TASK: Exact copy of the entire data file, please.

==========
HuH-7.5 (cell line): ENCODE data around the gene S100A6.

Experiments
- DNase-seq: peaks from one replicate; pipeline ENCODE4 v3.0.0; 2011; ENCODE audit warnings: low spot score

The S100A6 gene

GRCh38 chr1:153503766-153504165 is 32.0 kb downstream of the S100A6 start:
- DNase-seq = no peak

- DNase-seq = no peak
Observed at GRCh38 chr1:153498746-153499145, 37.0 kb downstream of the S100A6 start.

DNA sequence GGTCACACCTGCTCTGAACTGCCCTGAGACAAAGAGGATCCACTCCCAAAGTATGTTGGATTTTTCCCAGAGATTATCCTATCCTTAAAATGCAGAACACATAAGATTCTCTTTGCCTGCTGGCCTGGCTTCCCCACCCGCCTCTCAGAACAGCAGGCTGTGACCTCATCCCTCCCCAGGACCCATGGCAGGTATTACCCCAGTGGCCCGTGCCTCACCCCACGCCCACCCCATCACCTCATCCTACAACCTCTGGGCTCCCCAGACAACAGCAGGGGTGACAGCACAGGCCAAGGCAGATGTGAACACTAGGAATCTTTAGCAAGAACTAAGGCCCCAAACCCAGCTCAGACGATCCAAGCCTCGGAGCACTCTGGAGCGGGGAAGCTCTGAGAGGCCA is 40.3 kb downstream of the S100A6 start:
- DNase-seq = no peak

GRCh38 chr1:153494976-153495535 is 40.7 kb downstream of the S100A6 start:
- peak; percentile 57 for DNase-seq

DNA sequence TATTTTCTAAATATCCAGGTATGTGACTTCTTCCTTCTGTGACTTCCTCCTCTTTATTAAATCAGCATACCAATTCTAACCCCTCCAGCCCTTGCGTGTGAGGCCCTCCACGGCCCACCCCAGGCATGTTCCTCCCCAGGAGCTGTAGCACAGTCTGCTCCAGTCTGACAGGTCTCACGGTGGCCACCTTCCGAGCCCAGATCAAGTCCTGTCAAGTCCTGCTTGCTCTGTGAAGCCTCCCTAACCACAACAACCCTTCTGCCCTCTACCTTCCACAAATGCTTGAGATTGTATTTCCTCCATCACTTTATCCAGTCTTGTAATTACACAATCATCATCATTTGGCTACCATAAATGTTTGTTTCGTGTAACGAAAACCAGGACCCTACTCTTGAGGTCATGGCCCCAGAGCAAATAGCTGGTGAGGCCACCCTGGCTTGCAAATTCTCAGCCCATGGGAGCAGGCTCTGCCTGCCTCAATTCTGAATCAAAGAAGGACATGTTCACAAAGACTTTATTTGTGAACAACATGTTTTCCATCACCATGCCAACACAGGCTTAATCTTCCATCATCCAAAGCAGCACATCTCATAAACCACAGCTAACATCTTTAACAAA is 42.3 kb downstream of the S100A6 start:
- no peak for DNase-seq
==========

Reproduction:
HuH-7.5 (cell line): ENCODE data around the gene S100A6.

Experiments
- DNase-seq: peaks from one replicate; pipeline ENCODE4 v3.0.0; 2011; ENCODE audit warnings: low spot score

The S100A6 gene

GRCh38 chr1:153503766-153504165 is 32.0 kb downstream of the S100A6 start:
- DNase-seq = no peak

- DNase-seq = no peak
Observed at GRCh38 chr1:153498746-153499145, 37.0 kb downstream of the S100A6 start.

DNA sequence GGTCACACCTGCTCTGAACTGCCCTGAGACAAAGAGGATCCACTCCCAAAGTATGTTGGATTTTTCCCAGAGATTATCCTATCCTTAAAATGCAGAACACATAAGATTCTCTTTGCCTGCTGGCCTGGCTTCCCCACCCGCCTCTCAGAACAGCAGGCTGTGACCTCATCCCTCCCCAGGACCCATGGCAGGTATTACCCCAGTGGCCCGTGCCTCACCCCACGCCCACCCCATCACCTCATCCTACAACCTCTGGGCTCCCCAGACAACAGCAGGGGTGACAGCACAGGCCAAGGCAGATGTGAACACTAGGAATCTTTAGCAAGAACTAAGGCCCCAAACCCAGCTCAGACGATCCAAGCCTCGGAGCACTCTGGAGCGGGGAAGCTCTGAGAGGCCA is 40.3 kb downstream of the S100A6 start:
- DNase-seq = no peak

GRCh38 chr1:153494976-153495535 is 40.7 kb downstream of the S100A6 start:
- peak; percentile 57 for DNase-seq

DNA sequence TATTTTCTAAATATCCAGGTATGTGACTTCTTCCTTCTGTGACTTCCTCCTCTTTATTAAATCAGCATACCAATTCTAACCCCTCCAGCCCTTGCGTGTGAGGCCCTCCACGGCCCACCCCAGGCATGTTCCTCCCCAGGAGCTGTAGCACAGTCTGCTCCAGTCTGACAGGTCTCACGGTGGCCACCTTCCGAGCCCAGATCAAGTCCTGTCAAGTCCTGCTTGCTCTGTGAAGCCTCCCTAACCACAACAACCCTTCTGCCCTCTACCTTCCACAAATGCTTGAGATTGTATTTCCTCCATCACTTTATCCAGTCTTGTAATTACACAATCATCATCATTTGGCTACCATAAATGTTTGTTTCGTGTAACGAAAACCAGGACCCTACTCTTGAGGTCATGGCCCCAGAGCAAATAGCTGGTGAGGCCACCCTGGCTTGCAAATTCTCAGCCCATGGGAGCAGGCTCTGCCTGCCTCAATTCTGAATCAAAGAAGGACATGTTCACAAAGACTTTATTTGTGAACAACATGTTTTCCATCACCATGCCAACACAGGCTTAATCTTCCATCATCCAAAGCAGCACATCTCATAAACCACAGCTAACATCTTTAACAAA is 42.3 kb downstream of the S100A6 start:
- no peak for DNase-seq